Last month, I headed to New York City for a week-long vacation. It's an annual trek of sorts; that's the town where I born and raised and anyone who knows me is well aware of my love for all things Yankee. (GO GIANTS!) But after living in Oklahoma City for the past three years, I ‘ve only now realized how expensive my hometown is.
I came upon this epiphany when I was running errands. I dropped off 12 shirts at the drycleaners just a few blocks from my former home in Brooklyn. From there, I headed into Manhattan for a visit with my tailor, who altered four suits for me. And later that night, I headed went back into Manhattan for a night on the town with my buddies Alex and Victor.
A recent tally of the receipts was eye-opening, to say the least.
Remember the 12 shirts I sent to my old drycleaners? That set me back $30, compared to the $12 I usually pay at my cleaners at May Ave. and 63rd here in OKC. My tailor charged me about $300 for alterations; I would have paid half that at a tailor on NW 122nd. I won't divulge how much Alex, Victor and I spent on boys night out, but I will say this: SKYY BAR never set me back that much! (Although to be fair, we did hit three clubs, a lounge and a restaurant!)
Now there are benefits to living in NYC. Public transportation runs 24 hours a day and it's usually on time. Tons of things to do: plays, concerts, exhibits, restaurants, etc. And you don't need a car to get around (Remember what I said about public transportation?)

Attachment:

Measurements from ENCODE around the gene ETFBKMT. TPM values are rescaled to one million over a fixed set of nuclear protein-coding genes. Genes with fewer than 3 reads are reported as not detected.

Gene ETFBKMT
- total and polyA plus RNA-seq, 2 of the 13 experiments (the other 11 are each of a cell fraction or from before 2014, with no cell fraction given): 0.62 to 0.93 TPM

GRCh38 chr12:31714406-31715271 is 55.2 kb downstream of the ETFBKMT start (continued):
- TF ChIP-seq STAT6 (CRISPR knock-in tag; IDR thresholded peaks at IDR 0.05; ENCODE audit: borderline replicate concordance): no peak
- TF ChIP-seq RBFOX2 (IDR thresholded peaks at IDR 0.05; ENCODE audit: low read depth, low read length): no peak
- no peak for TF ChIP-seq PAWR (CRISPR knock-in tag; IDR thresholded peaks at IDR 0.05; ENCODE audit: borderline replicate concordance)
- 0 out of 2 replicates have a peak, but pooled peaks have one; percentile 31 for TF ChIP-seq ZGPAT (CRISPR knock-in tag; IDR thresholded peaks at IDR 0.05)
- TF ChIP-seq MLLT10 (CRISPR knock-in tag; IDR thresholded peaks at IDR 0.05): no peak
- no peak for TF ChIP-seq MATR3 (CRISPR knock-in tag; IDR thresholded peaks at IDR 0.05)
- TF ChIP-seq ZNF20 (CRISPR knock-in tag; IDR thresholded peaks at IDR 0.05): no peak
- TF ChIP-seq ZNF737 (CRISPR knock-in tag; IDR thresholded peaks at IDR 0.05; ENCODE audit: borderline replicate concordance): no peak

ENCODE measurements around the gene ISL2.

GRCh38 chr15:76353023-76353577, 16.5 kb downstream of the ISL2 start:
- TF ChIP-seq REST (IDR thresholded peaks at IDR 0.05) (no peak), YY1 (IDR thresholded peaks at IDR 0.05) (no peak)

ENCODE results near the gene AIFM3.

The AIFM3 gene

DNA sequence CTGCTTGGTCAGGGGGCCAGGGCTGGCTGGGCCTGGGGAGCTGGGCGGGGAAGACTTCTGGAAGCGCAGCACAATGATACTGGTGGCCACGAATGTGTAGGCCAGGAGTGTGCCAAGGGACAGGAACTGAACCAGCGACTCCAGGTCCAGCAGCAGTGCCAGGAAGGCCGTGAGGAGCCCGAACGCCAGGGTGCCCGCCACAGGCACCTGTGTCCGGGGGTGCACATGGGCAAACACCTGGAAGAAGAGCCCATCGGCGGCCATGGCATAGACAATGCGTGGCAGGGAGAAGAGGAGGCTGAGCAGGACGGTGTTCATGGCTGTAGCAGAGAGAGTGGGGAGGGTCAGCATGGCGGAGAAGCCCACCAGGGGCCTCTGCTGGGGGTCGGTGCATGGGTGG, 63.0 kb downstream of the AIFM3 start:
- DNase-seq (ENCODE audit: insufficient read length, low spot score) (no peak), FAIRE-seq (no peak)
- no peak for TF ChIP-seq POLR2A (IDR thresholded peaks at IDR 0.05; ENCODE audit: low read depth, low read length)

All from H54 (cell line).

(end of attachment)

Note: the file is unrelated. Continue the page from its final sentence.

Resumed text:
But all that convenience comes with a price.
I know you're probably thinking, ‘New York City is expensive! Duh! Who didn't know that?' I did, but maybe because I was living in the middle of the greatest city in the world, I didn't realize how expensive it actually is. My rent is half of what my sister pays. My monthly expenses are a fraction of what they would be in NYC, even with a car-a luxury I didn't have in the Big Apple.
What I did notice back in the 80s and 90s was that a lot of friends and family left NYC, moving mostly to the south. Although I moved to Savannah, Georgia after college, it was out of necessity than a need to retrofit my life. That was my first tv reporting job. At the time, I never understood why people with strong ties to NYC left the city. A character in a NYC-based sitcom once asked her friends, ‘I always wonder about those people who leave NYC. Where do they go?'
Answer: They've sought and found a simple life in surrounding states. My best friend Ted, a life-long NYC resident, moved to North Carolina about four years ago and has no regrets. Neither do I.
I'll always Manhattan (and Brooklyn!), but I've come to appreciate the simpler (and cheaper) life here in the Sooner State. And a slice of Falcone's Pizza (the best outside of NY) makes life here just a little more bearable.